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Hyprop hits a low, Fairvest delivers market-beating results

Hyprop falls to a new low, with its share price sliding to the lowest level in over five years.

It was a tale of two property funds delivering a very different set of 2019 full-year results on Thursday.

Hyprop and Fairvest operate at opposite ends of the retail property spectrum. However with both bringing out results on the same day, industry players could not help but compare the two.

Once the darling of SA’s listed retail property sector, Hyprop fell to a new low with its share price sliding almost 11% to below R60 – the lowest level in more than five years. This came as the group reported its first decline in full-year distribution, with distribution per share (dps) down 1.5% – well below its forecast of around 2% growth.

Read: Hyprop dividend hit by up-for-sale Nigerian and Ghanaian assets

Hyprop’s underperforming sub-Saharan Africa portfolio (excluding SA) was largely blamed for the decline in distribution. The group suffered a R1.45 billion impairment on the portfolio following devaluations on the properties. Hyprop, which owns a high-profile R51 billion portfolio, that includes malls like Canal Walk in Cape Town and Rosebank Mall in Joburg, declared a dividend of 745 cents per share for the year to June 30.

Fairvest, which has a R3.16 billion portfolio and operates in the lower LSM and rural retail property market, delivered annual distribution growth of 8.1%. It declared a dividend of 21.773 cents per share.

Macassar Centre – one of Fairvest’s retail properties near Somerset West in the Western Cape. Picture: Supplied

Despite its size, Fairvest has been one of the best-performing property stocks in SA, delivering inflation-beating dividend growth for more than six years. Its market-beating returns for the full-year to June 30, saw Fairvest’s share price go up almost 4% on Thursday, following the release of its results.

Read: Fairvest’s Safari takeover thwarted by unlisted Comprop

Ian Anderson, chief investment officer at Bridge Fund Managers, says Hyprop’s results are “disappointing” considering that both Fairvest and Hyprop were delivering double-digit growth just a couple of years ago. “While they are different funds targeting different retail markets, Hyprop seems to have made the wrong move investing in sub-Saharan Africa. It overpaid for malls in Ghana and Nigeria, which has since seen significant writedowns in property values.

“This has played a big part in Hyprop’s recent poor performance, because its SA and Eastern European portfolios have performed comparatively well…. Meanwhile, Fairvest has delivered a very credible performance with above-inflation distribution growth and forecasts of between 4% to 6% growth next year.”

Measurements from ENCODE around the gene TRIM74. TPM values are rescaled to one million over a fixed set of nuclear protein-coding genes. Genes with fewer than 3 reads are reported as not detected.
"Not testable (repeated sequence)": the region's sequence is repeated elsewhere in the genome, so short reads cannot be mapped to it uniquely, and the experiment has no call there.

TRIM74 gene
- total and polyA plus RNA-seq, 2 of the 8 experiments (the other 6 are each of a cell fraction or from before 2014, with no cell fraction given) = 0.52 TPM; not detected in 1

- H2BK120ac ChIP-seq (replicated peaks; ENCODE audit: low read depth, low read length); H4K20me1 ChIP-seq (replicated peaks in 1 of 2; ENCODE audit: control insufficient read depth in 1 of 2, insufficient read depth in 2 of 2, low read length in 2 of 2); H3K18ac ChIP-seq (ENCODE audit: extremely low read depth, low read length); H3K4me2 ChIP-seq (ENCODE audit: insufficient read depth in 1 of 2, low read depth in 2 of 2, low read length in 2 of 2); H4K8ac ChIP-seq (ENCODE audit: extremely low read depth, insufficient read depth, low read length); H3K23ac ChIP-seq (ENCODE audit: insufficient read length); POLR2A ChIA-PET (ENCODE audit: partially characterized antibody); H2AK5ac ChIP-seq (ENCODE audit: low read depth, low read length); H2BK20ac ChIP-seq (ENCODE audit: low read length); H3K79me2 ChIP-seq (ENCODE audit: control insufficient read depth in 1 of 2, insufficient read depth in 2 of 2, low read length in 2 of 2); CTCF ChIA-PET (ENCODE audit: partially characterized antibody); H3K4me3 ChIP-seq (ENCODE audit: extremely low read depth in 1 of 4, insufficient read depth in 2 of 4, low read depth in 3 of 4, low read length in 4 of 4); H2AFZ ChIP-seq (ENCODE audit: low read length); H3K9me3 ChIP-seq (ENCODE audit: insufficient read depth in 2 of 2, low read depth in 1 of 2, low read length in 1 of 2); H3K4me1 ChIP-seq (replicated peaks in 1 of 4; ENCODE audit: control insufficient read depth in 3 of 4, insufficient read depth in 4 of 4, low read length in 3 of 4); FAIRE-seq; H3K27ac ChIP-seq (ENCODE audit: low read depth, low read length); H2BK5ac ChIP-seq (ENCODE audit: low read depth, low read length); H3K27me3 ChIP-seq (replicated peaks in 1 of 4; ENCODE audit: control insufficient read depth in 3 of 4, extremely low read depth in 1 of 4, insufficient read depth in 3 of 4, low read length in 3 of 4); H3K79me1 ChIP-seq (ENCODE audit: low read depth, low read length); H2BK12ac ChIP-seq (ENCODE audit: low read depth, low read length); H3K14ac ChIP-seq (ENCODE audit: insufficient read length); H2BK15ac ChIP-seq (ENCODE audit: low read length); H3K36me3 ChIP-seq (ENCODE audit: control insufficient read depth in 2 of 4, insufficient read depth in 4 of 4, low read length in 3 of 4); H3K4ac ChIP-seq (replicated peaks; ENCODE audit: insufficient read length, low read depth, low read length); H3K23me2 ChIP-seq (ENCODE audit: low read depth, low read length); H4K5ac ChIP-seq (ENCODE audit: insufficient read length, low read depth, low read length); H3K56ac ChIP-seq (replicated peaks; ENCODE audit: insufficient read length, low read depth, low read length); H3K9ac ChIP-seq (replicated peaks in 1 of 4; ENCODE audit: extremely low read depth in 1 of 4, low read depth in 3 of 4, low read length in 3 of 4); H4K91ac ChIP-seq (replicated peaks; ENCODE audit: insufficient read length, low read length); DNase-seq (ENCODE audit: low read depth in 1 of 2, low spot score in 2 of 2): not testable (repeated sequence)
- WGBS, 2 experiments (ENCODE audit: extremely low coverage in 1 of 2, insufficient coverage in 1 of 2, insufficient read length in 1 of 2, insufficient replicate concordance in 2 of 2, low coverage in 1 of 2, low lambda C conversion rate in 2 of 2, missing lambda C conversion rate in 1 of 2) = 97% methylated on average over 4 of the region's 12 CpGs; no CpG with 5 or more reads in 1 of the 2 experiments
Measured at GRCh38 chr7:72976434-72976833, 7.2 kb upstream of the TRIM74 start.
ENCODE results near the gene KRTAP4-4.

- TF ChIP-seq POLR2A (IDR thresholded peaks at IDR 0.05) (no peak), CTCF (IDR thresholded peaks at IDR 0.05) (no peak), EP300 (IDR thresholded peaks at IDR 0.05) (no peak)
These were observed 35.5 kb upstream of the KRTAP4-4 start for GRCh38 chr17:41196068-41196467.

Read: Hyprop moves to restore Moody’s investment grade rating

Anderson says Hyprop’s anticipation of a double-digit decline in distribution next year is a concern and is likely the reason behind its share price slide following the release of its results.

In a Sens, Hyprop said it expects a reduction in distributable income of between 10% to 13% in its 2020 financial year. It anticipates returning to distribution growth in its 2021 financial year.

Speaking to Moneyweb following the group’s results presentation on Thursday, Hyprop CEO Morné Wilken said market changes had contributed to the fund’s negative performance. “Our performance is not what it used to be, but it is a fair reflection of where the market is currently, especially with regards to our sub-Saharan Africa assets.”

Hyprop CEO Morné Wilken Image: Supplied

He says since he became CEO in January, Hyprop has taken “some hard decisions” and is now exiting from its poor-performing sub-Saharan Africa portfolio.  

“We have already sold two assets and plan to finalise the sale of our remaining assets in Ghana and Nigeria within the next year or so…. Essentially, it is going to be short-term pain for long-term gain. Hyprop has a revised strategy and key initiatives in play that should ensure that the decline in distributions is temporary. We anticipate a return to growth in distributions from our 2021 financial year onwards.”

Wilken says despite harsh market conditions in SA, distributable income for the year rose 6.5% within its local portfolio, while distributable income from its property portfolio in Eastern Europe was up 13%. “Our focus is going to be on strengthening our strong retail assets in both these markets, while managing our exit from the sub-Saharan Africa portfolio.”

Meanwhile, Fairvest CEO Darren Wilder tells Moneyweb he is confident that the group will achieve inflation-beating distribution growth next year. “It’s not spectacular, but in light of the tough SA economic environment, we have lowered our guidance for next year. Distribution growth of 4% to 6% for Fairvest is achievable and will be at least in-line with inflation.”

Commenting on Fairvest, Anderson says the group’s forecast for next year is still likely to be better than most of its listed property peers in SA.

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